Western Europe

By Karoline Czerski

The year is 50 BC and a Gaulish village in the west of France is still holding out against the Roman conqueror. Thanks to the druids’ magic potion, a little group of undaunted Gauls succeed–among other things–in irritating Caesar and his proud legions to the utmost degree. Their only fear is that the sky may fall on their heads…

The year is 2004, it is certain that the sky will not fall and the Roman Empire has faced significant military cutbacks. Much has passed since the time of Asterix and his friend Obelix–more than 2,000 years of tumultuous struggle, triumph, tourism and great cuisine in this Western cultural hub.

Western Europe is nestled between the Atlantic Ocean and the shifting borders of Germany, Austria and Greece, extending north to Scandinavia and the British Isles. It houses an array of Anglo-Saxons, Celts, Francs, Normans, Romans and others, each conquered and victorious in turn, wandering, exploring and marking their ground.

What fills the Western part of the European continent cannot be lumped into one pot, one book, one language, let alone 1,000 words. It is a rich history of diverse culture, citizenry, government and thought, compounded into the sights, sounds, smells and tastes that form its breathtaking environment.

Today, Western Europe aligns itself in an expanding political and monetary organization, the European Union. Although the euro makes traveling currency homogenous (save for a select few countries), no two European states are alike.

The culinary line marks the most general separation, cutting north of France, to the Netherlands through Belgium and extending to Denmark, Scandinavia and, of course, the British Isles. Everything south of this line marks culinary culture, everything north marks blood pudding, haggis and oatmeal. This line also divides drink. The southerners savour fine wine, while the Nordics favour good old fashioned beer and cider. Due north, we find the appeal of English tea, Swedish vodka and Dutch cannabis. Those of Nordic descent are somewhat more reserved than their Southern kin. It is easy to relate to these folk however, as they think much in the same way we do: protection from the cold requires good beer, warm food and a hot sauna.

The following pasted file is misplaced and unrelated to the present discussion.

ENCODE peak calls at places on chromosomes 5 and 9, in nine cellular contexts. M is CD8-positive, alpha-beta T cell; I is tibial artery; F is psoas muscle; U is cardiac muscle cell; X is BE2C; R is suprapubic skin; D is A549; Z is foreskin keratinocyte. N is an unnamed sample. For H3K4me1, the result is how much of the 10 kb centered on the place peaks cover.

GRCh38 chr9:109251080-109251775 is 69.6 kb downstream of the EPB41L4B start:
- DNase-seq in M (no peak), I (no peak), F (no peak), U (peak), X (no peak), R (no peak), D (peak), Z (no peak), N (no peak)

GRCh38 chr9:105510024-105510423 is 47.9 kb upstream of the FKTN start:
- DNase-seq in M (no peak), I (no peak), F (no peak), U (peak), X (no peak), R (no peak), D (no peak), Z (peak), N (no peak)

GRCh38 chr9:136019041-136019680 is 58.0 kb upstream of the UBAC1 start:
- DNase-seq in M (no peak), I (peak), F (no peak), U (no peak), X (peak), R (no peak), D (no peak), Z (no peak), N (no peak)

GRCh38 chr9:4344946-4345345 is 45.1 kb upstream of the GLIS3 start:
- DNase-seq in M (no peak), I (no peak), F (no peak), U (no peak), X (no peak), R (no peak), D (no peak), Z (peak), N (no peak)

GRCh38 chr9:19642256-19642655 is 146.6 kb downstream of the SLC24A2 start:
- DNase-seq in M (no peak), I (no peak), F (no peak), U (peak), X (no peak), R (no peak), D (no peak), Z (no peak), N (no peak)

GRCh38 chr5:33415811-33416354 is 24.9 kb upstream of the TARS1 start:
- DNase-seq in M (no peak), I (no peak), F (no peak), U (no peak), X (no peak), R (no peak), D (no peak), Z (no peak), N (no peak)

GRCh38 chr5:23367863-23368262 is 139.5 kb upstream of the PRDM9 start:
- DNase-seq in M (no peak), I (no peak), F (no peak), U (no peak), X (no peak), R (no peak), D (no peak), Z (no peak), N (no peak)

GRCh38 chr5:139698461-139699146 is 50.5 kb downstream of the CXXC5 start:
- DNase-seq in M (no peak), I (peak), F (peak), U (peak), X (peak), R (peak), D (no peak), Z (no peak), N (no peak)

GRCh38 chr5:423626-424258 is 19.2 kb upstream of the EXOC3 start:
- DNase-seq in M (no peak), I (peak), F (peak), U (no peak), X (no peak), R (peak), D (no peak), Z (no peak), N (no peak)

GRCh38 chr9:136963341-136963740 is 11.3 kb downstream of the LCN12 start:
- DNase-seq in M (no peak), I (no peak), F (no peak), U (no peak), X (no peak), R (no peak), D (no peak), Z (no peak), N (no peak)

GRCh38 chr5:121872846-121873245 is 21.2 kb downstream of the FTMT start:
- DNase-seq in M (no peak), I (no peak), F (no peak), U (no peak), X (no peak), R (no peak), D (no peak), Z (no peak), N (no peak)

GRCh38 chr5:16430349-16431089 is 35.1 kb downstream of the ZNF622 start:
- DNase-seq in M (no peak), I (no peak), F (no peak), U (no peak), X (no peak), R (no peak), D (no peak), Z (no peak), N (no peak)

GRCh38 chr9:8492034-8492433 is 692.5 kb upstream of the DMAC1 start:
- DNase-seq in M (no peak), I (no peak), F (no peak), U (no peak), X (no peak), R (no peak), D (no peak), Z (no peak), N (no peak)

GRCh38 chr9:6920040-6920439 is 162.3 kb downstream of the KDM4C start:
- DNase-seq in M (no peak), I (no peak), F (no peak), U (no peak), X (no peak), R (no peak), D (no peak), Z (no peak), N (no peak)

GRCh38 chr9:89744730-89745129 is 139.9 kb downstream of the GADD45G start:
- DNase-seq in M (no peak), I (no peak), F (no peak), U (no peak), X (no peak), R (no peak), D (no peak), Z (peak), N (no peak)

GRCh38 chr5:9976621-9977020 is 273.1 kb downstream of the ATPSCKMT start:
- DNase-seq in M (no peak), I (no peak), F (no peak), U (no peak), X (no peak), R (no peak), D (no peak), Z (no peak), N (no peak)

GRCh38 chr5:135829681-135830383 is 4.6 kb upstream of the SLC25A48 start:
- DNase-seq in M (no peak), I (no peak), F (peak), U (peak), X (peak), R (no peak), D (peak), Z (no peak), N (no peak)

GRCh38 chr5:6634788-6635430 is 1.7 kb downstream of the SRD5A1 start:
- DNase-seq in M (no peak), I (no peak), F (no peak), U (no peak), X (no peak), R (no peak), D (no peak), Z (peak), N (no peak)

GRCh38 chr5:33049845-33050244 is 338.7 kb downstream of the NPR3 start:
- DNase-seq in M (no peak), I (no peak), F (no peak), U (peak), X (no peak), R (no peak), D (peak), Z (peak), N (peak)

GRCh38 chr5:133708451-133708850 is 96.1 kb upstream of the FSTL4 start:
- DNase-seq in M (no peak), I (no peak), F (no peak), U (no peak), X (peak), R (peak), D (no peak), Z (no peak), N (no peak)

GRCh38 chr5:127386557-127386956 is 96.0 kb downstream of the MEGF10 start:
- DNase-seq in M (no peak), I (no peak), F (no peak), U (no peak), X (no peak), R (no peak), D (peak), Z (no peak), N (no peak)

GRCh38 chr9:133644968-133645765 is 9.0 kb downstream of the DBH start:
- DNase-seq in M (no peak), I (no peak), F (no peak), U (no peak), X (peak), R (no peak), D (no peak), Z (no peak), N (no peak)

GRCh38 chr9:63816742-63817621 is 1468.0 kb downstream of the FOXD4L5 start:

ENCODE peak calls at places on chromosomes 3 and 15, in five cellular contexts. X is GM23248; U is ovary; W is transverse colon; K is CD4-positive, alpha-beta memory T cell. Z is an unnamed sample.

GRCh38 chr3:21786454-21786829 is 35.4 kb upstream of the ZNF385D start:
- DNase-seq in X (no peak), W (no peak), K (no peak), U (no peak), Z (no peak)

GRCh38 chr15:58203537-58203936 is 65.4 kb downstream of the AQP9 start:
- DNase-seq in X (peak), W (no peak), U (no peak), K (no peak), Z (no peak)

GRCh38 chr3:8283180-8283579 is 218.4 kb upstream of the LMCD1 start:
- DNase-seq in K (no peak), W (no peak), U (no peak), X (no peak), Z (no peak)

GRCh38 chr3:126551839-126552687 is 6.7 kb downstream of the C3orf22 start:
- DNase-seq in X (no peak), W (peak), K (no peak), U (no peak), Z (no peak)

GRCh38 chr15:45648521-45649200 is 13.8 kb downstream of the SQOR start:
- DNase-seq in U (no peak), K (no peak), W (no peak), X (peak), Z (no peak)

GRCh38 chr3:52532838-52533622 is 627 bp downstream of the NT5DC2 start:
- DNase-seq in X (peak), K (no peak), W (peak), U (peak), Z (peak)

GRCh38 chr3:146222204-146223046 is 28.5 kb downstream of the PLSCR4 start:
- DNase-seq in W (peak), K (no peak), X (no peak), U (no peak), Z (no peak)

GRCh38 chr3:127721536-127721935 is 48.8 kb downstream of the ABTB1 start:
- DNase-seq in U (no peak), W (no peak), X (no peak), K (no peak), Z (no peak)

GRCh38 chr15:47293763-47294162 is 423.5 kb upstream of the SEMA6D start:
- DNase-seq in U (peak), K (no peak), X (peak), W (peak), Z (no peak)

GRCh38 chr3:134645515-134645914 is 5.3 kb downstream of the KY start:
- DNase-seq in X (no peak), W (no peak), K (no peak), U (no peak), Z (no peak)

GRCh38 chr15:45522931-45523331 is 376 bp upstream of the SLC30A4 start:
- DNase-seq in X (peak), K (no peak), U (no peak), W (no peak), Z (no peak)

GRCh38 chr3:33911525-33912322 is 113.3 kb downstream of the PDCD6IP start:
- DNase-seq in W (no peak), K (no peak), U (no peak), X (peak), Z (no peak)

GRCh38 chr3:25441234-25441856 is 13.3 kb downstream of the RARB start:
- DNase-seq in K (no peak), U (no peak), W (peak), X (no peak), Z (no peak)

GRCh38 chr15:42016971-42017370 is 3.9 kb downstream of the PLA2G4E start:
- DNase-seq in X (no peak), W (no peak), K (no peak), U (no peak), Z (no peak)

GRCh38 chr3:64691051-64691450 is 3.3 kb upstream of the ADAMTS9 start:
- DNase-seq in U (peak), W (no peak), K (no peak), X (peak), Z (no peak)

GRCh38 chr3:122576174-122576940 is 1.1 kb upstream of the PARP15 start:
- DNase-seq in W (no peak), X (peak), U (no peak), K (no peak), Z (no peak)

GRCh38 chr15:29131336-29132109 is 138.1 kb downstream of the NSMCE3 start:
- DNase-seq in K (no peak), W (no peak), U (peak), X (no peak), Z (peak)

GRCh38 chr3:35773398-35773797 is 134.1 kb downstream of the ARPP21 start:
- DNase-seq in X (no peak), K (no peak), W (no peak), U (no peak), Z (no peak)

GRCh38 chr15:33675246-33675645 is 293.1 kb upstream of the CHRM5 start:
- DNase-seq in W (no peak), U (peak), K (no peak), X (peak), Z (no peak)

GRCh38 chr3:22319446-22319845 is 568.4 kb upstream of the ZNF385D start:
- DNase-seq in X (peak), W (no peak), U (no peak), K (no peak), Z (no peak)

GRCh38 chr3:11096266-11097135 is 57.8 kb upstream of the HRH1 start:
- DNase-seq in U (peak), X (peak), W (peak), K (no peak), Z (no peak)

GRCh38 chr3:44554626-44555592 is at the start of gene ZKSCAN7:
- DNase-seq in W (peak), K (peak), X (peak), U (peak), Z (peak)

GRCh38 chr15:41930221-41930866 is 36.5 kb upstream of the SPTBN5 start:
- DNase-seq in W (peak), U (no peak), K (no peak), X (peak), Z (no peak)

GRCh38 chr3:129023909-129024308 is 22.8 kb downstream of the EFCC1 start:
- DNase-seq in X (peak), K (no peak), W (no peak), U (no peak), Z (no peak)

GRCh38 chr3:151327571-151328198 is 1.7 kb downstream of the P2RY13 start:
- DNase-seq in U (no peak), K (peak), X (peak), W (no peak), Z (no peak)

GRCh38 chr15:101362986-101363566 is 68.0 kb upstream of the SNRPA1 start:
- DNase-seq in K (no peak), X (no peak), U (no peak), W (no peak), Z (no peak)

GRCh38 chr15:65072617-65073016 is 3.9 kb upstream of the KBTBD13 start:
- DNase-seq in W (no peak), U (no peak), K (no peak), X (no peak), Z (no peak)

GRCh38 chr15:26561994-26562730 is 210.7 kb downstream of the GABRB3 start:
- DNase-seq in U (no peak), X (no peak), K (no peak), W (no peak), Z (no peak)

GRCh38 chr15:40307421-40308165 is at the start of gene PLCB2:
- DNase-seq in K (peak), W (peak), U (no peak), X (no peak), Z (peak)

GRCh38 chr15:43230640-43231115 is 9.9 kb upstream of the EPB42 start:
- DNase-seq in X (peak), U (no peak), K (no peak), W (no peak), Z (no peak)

Although they look big, tough and cold, give them time and they become the warmest people in the world. Genuine, inviting and quaint, they stand in stark contrast to the northern seas; the rougher climes quite at odds with their tender hearts.

True gems in this part of the continent are, among others, the French region of Britanny: a beautiful coastal landscape where crepes, cider and Celtic heritage allow a short visit to fill a lifetime of memories. Visit St. Malo, a fortified Northern coastal town overlooking the English Channel, and Mont St. Michel, a castle island only penetrable at low tide.

Further north, Scandinavia charms the traveler with natural landscapes, familiar climate and beautiful people. Belgium, a linguistically divided country houses brick structures, cobblestone pathways and, of course, the world’s finest chocolate.

Traveling to the center, we encounter Germany, France, Switzerland, Luxembourg and Lichtenstein.